No matter how much advice is published on the subject, some myths still persist about the “correct” way to write your resume.
You may have heard that your resume must use only black text, for example, or that it can’t exceed a specific length. Fortunately, a lot has changed in resume writing and job search, and many of these “rules” have fallen by the wayside.
Take a look at the longstanding myths and misconceptions about resume writing, then see which of these apply to your own resume:
Your Resume Must Fit Into a Single Page.
This legend never seems to die! Back when resumes were handled in hard-copy form, employers and recruiters admonished job seekers to keep their documents to a single page.
Perhaps this made collecting all those pieces of paper easier, or maybe it was simpler to avoid typos when creating a one-pager.
No matter the reason, the one-page resume can now officially retire, particularly if you have more than 15 years of experience (unless you’re pursuing a Board role).
Why? Not only will an employer’s Applicant Tracking System (ATS) process a large amount of data from most resumes, but companies are also accustomed to resumes that exceed one page (particularly for executives).
You’ll also save the interviewer’s eyes by bumping the font to at least 10 points, rather than shrinking the text to fit into a too-tight, single-page document.
If you’d still like to network with a single-page resume, consider writing a summary page (as shown in this CEO sample resume, where a quick snapshot of career history leads into more detail on subsequent pages.
Your Resume Must Focus Mainly on Tasks and Duties.
If you’ve ever read a job description, you know that “supports user communities and department stakeholders” is a dull and generic way to convey your duties. Yet, too many job seekers, from entry to executive-level candidates, rely on these canned, lengthy descriptions to show the breadth of their work.
It’s time to stop this myth in its tracks with a reminder that employers don’t hire job descriptions and lists of tasks – they hire your UNIQUE capabilities! Companies want candidates who will dive into new challenges and solve their business problems.
This example of a CIO resume shows how you can refer to your job description, but with a twist, pointing out this executive’s charter while promoting continual increases in organizational performance, profile, and efficiency. Employers can quickly see the value this IT leader brings to the table.
As another example, this CEO resume shows a list of leadership competencies (in Career Highs: Results Surpassing Market Expectations) can convey relevant skills, while the Executive Performance Benchmarks adds attention-getting specifics of career achievements.
Your career WINS need to take center stage on your resume, rather than stock phrases that could apply to anyone. Take the time to qualify your accomplishments with metrics (please!) that show exactly how much your work impacted the bottom line, rescued a critical project, or saved costs.
Your Resume Must be Designed in Black-and-White.
There are numerous myths floating around that claim ATS (resume screening systems) can only read black text, or that recruiters will reject you if they see color on your resume. Nothing could be further from the truth.
Most ATS systems CAN read colored text and there are formatting elements that will help your resume stand out. In fact, you can do yourself a disservice by trying to make your resume look like everyone else’s document.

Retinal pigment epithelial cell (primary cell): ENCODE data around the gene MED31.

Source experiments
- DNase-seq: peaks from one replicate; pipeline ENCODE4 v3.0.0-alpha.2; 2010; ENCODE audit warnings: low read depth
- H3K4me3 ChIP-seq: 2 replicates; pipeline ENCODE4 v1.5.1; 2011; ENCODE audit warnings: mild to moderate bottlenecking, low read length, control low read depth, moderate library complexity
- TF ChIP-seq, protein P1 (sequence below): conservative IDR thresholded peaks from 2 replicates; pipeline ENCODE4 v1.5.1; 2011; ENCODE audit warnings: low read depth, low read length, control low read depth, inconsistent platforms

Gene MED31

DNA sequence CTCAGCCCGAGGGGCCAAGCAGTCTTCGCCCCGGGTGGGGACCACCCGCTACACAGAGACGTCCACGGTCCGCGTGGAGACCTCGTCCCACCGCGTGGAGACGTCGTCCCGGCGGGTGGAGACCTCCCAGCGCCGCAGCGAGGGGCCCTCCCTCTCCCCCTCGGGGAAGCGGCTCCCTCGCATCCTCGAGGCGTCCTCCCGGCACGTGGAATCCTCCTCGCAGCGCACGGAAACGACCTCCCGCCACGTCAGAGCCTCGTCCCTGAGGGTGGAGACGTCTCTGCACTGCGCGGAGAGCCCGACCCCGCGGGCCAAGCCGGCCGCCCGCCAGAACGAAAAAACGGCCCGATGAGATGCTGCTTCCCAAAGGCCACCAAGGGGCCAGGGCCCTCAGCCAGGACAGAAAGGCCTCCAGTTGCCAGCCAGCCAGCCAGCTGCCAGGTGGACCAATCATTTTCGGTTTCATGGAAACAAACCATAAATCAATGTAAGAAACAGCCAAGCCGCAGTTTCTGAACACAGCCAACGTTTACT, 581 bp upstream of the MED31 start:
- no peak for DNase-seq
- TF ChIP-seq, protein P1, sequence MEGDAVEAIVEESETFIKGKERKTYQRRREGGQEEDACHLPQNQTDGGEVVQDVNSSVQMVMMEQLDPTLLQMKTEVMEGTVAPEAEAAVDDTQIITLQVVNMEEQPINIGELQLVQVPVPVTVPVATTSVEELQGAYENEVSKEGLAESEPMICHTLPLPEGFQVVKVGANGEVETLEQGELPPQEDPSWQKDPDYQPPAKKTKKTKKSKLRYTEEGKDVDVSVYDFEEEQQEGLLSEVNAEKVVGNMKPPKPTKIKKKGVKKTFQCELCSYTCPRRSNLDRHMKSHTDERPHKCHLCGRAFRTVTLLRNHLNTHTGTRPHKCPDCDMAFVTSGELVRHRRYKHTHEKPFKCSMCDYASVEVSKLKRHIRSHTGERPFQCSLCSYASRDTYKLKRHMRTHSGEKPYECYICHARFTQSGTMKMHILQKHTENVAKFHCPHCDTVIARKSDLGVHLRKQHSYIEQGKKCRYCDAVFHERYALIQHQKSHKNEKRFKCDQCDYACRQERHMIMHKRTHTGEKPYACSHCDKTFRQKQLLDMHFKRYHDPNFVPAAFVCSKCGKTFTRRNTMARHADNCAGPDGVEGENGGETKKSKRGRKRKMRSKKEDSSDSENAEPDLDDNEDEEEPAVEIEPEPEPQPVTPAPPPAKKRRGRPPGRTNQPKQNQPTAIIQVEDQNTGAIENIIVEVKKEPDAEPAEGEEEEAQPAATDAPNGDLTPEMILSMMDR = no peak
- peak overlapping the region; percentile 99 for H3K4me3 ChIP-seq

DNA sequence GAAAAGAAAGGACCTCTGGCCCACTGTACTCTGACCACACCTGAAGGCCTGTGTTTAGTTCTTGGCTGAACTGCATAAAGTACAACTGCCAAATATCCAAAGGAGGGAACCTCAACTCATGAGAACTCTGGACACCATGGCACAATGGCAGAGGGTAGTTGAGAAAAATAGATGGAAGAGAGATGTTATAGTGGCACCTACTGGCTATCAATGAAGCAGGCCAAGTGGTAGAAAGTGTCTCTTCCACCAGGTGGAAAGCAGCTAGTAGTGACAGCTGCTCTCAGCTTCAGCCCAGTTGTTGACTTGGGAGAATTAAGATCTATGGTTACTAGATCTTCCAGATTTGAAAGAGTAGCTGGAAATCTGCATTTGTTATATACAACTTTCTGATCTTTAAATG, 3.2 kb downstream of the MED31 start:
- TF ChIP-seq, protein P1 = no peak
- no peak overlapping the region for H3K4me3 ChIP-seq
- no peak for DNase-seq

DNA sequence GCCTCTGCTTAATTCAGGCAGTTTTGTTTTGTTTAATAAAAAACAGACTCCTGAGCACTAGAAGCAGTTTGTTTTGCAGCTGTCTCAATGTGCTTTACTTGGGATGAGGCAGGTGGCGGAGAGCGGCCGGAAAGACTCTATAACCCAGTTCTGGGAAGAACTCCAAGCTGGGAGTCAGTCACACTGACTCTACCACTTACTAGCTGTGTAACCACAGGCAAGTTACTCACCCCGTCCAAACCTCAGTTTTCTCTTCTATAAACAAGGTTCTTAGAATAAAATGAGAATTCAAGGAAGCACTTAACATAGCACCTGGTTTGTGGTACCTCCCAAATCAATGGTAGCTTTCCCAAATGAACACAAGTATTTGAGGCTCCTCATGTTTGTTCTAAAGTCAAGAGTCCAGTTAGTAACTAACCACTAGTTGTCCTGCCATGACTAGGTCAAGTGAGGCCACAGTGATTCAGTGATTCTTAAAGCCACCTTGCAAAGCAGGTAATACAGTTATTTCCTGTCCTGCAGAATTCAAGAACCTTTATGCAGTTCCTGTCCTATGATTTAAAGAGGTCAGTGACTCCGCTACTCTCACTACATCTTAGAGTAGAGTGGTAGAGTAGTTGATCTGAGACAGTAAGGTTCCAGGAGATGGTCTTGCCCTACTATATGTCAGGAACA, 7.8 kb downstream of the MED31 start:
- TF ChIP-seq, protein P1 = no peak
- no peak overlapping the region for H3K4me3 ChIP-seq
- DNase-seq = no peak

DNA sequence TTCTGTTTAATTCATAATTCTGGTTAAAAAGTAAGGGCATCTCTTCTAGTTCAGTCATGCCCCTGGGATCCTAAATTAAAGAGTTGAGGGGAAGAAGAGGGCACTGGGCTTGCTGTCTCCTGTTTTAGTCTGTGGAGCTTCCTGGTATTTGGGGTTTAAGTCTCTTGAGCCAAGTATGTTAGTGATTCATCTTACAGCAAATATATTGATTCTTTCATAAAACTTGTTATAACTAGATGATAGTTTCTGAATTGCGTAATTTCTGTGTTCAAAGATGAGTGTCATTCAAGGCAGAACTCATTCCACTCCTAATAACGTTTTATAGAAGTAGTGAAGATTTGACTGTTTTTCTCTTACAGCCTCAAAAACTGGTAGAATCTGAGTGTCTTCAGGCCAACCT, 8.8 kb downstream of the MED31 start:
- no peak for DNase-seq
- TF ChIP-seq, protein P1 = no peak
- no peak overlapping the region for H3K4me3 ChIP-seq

Consider how just a touch of color, shading, and emphasis can help emphasize strengths in your background, as shown in this Nonprofit Executive resume.
While a tremendous amount of color is not a necessity, take some time with the presentation of your resume, just as you would with ANY business document.
If you want to push the envelope a bit further, consider giving your resume a powerful dose of graphics that showcase achievements.
By honing in on the most valuable parts of your experience, your resume can “direct” employers to take note of these career wins.
I Can’t Put THAT on My Resume!
The truth is, anything goes – as long as it qualifies you and gets the type of attention you deserve in your job search.
In this CEO resume, look closely at the chart, which actually shows COMPETING company information in comparison to his achievements. You might not think to include metrics from other companies, but it works well here.
Do you have an unusual background that helps you in your current career? Show it!
Are there valid achievements from decades ago that frame what you accomplish today? Add them (although you may want to put them on the first-page achievements section with no dates).
Too often, job seekers leave out critical context that would otherwise help them stand out. Instead, you’ll benefit MORE from showing how you motivate sales teams, negotiate millions in vendor discounts, or understand technology due to a previous engineering career.
Tip: Use the C-A-R (Challenge-Action-Result) method to frame your wins. By describing the situation you inherited (the Challenge), the steps you took to improve or resolve a problem (your Actions), and the outcome that benefited the company (the Result), you’ll present a stronger picture of leadership competency and agility.
Consider pulling in a quote from leaders in your field or company to underscore your message – giving employers a view into your reputation for results.
You can even explain a reason for leaving a past job (long considered taboo on a resume) by noting “Completed XYZ Project prior to company spin-off as a new division.”
The bottom line: take a look at current resume trends and pay attention to resume writing ideas that fit your unique situation, rather than adhering to resume myths that could hold you back in your search.
Originally published on Recruiter.com.